There were supplements for healthy joints (don’t know, might work) and a healthy prostate. There was something without a clearly stated purpose that contained not just probiotics but also prebiotics. Fascinating stuff. There were lice shampoos and hair loss shampoos. And then I saw the best of the crowd: an “innovative weight reduction product with — wait for it — 7D action.”
I know, I know, it’s just ad speak. But seriously, 7D? Have we degraded to such an extent that just the letter D stuck to a digit makes some product or another attractive or is it just ad writers who have degraded to such an extent? It would be nice if that was the case. By the way, the cheapest thing on the menu were valerian pills. There’s hope.
*Except coltsfoot. Coltsfoot tastes like the Devil’s piss. But it does wonders for chest infections.
One ring to confuse it all
She was panting as though she had really tried to push her way through a crowd. And she had remembered where she had seen the ring with the colourful stones.
This is how the last chapter I wrote in my thriller-in-progress ended. And this is how the next chapter begins:
WHAT THE HELL DOES THE BLOODY RING MEAN? HOW CAN IT SUGGEST THAT JESSICA IS BEHIND THE WHOLE PLOT?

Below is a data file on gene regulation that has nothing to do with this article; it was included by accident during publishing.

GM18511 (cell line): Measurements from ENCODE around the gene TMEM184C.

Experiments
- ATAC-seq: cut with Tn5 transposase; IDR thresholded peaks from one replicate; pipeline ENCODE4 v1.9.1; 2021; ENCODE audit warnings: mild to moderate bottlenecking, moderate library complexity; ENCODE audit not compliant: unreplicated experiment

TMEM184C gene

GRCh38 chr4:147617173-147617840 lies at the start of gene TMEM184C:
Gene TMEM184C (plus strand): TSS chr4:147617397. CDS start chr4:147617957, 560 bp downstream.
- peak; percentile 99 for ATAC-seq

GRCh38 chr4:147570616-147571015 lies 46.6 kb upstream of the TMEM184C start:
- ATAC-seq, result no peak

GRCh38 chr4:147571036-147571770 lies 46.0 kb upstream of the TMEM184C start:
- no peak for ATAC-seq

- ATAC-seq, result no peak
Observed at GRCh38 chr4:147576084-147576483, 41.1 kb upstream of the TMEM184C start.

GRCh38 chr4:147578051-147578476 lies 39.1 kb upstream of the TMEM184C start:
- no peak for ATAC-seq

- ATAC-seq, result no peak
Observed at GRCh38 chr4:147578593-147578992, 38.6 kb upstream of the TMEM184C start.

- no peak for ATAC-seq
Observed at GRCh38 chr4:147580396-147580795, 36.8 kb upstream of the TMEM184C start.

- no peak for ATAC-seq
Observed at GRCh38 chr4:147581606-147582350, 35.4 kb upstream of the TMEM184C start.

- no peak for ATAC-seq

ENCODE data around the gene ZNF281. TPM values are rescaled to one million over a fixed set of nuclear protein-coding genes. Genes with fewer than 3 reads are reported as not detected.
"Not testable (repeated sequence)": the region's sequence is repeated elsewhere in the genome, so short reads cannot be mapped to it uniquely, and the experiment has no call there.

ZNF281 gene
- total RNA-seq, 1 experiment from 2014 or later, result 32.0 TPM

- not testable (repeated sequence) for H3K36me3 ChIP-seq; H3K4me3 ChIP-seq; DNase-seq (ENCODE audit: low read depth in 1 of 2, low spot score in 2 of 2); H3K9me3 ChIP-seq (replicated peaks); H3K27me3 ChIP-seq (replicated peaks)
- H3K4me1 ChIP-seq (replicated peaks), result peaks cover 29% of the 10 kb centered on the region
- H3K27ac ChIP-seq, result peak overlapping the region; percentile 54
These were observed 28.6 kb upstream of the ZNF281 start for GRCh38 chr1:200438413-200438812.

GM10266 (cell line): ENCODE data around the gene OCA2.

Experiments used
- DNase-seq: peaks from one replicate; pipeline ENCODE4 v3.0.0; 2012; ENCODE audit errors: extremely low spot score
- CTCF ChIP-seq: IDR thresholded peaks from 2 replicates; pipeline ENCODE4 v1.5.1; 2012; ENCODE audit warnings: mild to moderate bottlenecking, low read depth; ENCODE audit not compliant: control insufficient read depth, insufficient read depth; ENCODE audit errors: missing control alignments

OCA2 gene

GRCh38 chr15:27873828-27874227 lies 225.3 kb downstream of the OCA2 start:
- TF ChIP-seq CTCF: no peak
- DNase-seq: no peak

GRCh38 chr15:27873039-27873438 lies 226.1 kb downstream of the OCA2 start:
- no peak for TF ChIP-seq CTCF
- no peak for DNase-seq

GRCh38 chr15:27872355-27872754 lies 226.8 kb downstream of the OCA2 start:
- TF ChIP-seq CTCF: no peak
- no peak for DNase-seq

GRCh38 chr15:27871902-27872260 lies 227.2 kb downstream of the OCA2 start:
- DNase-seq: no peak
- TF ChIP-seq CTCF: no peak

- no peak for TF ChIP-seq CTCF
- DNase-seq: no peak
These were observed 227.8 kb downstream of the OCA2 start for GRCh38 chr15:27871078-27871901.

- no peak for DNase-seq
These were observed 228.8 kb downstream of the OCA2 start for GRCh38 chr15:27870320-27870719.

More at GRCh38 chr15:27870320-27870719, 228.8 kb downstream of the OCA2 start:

Let’s overlook the oversupply of feminine personal pronouns in the last sentence of Chapter 9 for a moment (and the over- excess in this sentence). This ring I first saw during a cocktail scene and decided to turn into Chekhov’s gun on the wall has been bothering me since then. It is supposed to be a clue. But clues are only useful when the characters know how to interpret them and I’ll be damned if I know how to make them interpret the ring correctly.
As usual, the problem is with various characters’ motivation. The dreaded “Why would X do this?” has reared its head again and it’s an ugly head, believe me. Of course, it would be easiest to just kill the ring and move on in another direction but I want the ring to stay. I like the ring. I have big plans for the ring. The ring, in short, stays. And as I was writing this, pouring out my pain and frustration I had an idea that might work. See ya.
P.S. I got it! I beat the block editor. I cannot brag enough about it. All I needed was to go to Drafts and select the classic editor to continue with the post. That’s what I’m doing from now on because I see no button for a quick and easy witch to the classic editor. Why make it simple when you can make it harder, right?